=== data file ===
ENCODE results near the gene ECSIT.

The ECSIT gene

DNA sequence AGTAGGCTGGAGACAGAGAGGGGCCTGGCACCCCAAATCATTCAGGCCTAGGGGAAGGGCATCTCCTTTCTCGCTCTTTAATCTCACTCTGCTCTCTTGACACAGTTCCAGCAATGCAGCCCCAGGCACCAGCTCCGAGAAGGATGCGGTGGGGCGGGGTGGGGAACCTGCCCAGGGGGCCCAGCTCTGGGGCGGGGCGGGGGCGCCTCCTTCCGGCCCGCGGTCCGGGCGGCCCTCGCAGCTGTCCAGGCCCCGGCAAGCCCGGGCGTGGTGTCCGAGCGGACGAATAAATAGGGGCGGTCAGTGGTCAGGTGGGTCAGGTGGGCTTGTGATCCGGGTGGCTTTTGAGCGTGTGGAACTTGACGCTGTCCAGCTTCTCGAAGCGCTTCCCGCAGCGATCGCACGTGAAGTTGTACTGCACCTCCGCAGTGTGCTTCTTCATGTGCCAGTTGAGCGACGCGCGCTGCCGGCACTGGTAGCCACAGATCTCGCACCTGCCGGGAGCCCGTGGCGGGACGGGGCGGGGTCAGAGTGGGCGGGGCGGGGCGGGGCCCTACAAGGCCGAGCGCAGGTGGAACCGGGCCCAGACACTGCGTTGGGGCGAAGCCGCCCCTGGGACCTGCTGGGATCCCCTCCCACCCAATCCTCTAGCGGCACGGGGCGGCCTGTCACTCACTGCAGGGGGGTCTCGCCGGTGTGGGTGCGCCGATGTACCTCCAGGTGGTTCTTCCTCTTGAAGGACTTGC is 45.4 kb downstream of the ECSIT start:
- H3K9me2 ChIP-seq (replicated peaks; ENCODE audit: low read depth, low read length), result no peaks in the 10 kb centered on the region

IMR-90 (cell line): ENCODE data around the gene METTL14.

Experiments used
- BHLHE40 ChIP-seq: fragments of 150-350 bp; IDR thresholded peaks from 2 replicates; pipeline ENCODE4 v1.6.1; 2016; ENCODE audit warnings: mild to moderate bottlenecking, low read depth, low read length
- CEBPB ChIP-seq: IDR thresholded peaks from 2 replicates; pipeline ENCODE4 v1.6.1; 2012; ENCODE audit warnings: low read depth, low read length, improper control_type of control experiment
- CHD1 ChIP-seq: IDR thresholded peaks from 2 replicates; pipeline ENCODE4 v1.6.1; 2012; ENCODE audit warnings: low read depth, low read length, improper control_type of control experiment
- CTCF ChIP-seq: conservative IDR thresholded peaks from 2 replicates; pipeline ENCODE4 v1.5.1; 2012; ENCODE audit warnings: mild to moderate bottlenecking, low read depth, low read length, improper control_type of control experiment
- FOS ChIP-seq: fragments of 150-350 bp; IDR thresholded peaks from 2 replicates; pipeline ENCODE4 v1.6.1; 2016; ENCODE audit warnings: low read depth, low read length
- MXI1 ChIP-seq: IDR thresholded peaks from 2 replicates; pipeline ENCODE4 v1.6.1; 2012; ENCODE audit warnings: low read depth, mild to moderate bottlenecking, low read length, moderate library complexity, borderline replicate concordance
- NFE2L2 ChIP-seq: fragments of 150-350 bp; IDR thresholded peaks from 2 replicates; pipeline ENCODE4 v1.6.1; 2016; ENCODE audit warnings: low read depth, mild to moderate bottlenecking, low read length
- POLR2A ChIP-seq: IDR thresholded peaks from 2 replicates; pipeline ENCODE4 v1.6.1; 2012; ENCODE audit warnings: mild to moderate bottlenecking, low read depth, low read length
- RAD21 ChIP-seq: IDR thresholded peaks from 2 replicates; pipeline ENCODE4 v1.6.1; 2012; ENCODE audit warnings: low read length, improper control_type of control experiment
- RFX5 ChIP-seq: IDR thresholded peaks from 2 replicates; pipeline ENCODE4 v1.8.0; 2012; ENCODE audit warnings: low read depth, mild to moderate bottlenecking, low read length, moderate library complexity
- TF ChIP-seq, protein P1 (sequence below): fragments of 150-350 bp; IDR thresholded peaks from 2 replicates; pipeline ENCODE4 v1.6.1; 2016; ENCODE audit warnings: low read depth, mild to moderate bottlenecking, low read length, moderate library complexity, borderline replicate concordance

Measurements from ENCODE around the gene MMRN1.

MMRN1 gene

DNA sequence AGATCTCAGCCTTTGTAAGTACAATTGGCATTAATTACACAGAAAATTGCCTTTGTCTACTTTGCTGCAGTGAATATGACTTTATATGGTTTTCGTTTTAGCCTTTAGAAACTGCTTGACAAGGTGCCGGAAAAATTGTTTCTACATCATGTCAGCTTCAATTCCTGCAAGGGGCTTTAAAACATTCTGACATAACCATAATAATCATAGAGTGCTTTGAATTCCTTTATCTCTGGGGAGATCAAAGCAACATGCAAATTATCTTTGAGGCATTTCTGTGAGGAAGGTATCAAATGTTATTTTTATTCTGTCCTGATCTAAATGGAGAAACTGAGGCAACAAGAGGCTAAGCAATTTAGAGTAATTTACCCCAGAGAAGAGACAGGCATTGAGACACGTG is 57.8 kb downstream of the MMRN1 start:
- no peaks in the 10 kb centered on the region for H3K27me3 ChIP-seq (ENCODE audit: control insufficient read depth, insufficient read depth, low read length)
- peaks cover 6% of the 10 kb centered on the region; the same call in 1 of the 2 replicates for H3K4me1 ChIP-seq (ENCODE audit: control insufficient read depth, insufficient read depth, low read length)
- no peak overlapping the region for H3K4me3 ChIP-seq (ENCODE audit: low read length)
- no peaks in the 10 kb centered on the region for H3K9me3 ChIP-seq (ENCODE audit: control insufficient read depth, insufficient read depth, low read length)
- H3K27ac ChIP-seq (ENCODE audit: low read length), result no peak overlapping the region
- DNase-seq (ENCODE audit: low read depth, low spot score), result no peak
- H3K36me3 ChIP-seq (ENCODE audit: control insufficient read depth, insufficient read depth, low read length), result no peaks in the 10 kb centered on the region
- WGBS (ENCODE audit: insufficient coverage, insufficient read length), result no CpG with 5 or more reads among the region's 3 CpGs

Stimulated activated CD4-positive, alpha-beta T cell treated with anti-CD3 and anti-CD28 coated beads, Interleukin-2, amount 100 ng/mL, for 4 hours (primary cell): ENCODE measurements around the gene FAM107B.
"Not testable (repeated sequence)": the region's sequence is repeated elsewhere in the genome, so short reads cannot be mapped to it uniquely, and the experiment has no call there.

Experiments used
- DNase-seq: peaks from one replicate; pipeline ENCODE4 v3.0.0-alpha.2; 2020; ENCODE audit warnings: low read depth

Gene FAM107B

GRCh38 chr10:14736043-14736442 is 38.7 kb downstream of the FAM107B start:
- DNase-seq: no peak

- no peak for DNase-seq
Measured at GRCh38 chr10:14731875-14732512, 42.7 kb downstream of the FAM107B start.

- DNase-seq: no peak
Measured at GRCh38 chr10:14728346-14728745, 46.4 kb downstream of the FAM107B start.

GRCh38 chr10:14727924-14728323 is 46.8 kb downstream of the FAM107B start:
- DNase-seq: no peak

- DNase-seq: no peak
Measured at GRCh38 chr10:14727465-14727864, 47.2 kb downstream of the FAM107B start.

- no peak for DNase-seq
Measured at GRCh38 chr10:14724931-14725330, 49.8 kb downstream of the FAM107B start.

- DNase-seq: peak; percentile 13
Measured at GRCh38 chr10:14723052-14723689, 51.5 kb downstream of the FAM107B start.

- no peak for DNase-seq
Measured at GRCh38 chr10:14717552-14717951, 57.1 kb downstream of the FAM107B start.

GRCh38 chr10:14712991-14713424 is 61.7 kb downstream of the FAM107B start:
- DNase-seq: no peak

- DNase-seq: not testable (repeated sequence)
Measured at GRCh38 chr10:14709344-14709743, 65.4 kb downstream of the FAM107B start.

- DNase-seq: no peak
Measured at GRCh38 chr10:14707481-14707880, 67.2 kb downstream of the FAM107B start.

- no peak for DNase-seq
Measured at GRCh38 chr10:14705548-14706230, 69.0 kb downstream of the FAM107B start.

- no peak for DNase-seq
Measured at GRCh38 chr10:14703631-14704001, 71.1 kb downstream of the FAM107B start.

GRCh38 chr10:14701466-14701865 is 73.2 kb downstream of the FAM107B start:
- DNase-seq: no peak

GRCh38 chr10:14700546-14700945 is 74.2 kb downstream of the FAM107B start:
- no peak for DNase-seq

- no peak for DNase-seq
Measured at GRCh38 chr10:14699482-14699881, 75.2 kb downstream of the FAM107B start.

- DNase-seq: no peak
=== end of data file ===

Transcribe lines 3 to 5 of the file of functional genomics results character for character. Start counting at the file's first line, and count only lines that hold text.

DNA sequence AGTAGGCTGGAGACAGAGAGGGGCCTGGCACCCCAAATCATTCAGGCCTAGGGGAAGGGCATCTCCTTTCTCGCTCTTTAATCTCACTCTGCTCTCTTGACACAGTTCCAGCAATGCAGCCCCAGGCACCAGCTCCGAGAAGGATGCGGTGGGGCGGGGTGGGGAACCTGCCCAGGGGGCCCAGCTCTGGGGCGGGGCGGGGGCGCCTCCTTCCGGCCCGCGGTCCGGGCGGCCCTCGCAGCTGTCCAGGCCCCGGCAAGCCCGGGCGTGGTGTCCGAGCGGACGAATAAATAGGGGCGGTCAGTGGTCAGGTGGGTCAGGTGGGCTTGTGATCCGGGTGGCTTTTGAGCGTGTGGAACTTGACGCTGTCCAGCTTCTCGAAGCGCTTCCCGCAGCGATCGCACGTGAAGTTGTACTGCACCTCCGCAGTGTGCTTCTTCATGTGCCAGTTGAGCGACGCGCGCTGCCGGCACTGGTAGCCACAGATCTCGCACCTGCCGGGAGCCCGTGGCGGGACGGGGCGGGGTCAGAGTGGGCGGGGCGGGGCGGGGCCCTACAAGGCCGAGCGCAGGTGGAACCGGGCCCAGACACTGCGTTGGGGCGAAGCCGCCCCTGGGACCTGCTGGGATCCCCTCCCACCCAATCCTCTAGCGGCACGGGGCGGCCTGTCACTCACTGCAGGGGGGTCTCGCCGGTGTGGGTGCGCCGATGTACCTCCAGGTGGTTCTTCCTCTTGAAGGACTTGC is 45.4 kb downstream of the ECSIT start:
- H3K9me2 ChIP-seq (replicated peaks; ENCODE audit: low read depth, low read length), result no peaks in the 10 kb centered on the region

IMR-90 (cell line): ENCODE data around the gene METTL14.